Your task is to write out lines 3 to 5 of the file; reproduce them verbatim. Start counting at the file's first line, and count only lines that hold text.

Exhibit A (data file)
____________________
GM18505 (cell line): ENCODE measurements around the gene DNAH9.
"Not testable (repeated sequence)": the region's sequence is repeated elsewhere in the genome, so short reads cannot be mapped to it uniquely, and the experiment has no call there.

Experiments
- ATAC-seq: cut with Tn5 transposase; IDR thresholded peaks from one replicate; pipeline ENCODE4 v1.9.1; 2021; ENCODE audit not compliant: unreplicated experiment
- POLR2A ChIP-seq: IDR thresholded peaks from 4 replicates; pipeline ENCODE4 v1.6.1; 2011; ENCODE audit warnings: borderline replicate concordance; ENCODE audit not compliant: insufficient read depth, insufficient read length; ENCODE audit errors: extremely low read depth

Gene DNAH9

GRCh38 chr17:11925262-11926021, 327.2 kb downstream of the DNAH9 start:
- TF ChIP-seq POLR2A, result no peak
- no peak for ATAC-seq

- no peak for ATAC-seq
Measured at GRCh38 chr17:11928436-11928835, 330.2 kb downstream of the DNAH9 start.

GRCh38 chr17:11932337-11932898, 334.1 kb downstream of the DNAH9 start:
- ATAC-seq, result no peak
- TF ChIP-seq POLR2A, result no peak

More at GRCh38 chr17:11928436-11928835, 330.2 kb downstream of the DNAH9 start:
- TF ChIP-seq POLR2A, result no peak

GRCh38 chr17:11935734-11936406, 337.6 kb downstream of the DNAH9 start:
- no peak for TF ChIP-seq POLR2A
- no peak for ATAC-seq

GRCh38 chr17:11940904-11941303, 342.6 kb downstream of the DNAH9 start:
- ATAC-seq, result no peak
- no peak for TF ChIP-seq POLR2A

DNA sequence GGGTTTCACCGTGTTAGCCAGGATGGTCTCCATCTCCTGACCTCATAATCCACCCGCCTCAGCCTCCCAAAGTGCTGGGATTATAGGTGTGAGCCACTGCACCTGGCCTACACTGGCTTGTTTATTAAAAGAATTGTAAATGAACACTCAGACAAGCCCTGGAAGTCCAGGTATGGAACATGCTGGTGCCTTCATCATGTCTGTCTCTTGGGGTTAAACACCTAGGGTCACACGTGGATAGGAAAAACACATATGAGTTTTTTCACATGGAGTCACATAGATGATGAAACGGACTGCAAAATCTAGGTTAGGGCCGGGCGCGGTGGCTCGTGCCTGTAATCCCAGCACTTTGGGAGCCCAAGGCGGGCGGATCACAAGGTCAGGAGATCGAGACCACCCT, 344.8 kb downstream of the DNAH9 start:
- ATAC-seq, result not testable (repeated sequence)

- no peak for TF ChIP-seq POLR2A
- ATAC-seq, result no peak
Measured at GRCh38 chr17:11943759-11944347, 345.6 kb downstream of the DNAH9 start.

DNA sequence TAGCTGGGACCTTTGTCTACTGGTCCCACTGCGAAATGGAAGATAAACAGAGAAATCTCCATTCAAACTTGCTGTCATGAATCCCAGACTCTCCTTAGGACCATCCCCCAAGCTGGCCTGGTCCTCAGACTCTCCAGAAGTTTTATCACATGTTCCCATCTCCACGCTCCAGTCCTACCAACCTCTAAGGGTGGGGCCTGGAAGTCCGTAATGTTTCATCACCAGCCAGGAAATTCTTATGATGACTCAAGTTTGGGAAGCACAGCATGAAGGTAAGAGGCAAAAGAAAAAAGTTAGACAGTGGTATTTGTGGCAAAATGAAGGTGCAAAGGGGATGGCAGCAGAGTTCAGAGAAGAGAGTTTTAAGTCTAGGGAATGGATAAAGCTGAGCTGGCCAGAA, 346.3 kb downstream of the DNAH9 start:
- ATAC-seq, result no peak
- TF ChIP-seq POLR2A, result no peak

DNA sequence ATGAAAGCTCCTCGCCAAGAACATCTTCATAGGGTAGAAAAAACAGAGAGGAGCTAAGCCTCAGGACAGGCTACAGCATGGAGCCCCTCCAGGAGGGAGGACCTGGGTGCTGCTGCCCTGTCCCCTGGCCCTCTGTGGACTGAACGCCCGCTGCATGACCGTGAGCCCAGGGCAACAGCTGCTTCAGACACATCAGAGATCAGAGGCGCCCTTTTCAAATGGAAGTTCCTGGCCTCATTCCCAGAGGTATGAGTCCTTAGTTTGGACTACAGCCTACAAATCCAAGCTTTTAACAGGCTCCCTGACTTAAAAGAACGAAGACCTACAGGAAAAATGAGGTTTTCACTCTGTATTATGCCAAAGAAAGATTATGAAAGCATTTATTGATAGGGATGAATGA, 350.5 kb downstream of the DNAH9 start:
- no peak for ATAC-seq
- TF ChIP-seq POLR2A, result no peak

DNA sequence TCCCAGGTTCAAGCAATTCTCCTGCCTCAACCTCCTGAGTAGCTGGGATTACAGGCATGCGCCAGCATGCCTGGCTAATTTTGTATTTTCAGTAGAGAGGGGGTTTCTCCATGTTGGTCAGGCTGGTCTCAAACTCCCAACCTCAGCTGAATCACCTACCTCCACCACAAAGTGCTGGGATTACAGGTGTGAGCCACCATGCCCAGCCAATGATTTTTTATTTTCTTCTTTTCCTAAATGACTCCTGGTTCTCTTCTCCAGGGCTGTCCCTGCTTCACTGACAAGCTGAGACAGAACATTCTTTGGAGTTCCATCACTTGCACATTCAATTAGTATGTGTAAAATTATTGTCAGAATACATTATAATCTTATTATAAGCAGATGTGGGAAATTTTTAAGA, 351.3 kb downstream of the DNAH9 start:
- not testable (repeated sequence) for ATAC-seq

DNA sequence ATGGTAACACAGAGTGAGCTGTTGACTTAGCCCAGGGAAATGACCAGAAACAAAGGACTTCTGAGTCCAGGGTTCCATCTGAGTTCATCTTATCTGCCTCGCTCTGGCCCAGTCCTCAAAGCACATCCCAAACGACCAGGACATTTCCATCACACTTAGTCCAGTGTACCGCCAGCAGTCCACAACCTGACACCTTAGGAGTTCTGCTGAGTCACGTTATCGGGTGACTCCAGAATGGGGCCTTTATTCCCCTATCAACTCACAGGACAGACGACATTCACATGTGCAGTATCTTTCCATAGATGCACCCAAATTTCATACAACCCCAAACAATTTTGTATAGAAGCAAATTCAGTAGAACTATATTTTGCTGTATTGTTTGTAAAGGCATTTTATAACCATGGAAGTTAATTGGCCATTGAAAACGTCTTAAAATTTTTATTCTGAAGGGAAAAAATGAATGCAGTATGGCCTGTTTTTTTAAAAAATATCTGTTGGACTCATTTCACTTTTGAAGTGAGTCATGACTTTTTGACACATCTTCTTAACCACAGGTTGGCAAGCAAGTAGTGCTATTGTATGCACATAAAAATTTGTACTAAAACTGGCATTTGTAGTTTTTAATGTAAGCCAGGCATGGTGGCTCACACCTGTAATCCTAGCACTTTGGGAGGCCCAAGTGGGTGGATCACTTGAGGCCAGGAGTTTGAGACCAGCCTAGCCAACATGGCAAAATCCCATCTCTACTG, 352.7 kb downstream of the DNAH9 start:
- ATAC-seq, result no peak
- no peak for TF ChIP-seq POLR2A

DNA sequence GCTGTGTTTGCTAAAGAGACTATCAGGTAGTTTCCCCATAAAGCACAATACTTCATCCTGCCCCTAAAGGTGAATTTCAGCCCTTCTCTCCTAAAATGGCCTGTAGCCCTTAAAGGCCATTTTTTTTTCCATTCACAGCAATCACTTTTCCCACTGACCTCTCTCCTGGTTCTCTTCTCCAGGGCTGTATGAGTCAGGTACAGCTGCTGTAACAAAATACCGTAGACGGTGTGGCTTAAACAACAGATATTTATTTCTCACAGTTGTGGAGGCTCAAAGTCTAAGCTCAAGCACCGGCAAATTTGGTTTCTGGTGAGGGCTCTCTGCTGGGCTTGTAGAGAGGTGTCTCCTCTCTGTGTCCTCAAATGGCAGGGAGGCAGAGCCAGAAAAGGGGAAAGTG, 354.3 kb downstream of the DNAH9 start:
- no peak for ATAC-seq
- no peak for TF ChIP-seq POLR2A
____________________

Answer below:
Experiments
- ATAC-seq: cut with Tn5 transposase; IDR thresholded peaks from one replicate; pipeline ENCODE4 v1.9.1; 2021; ENCODE audit not compliant: unreplicated experiment
- POLR2A ChIP-seq: IDR thresholded peaks from 4 replicates; pipeline ENCODE4 v1.6.1; 2011; ENCODE audit warnings: borderline replicate concordance; ENCODE audit not compliant: insufficient read depth, insufficient read length; ENCODE audit errors: extremely low read depth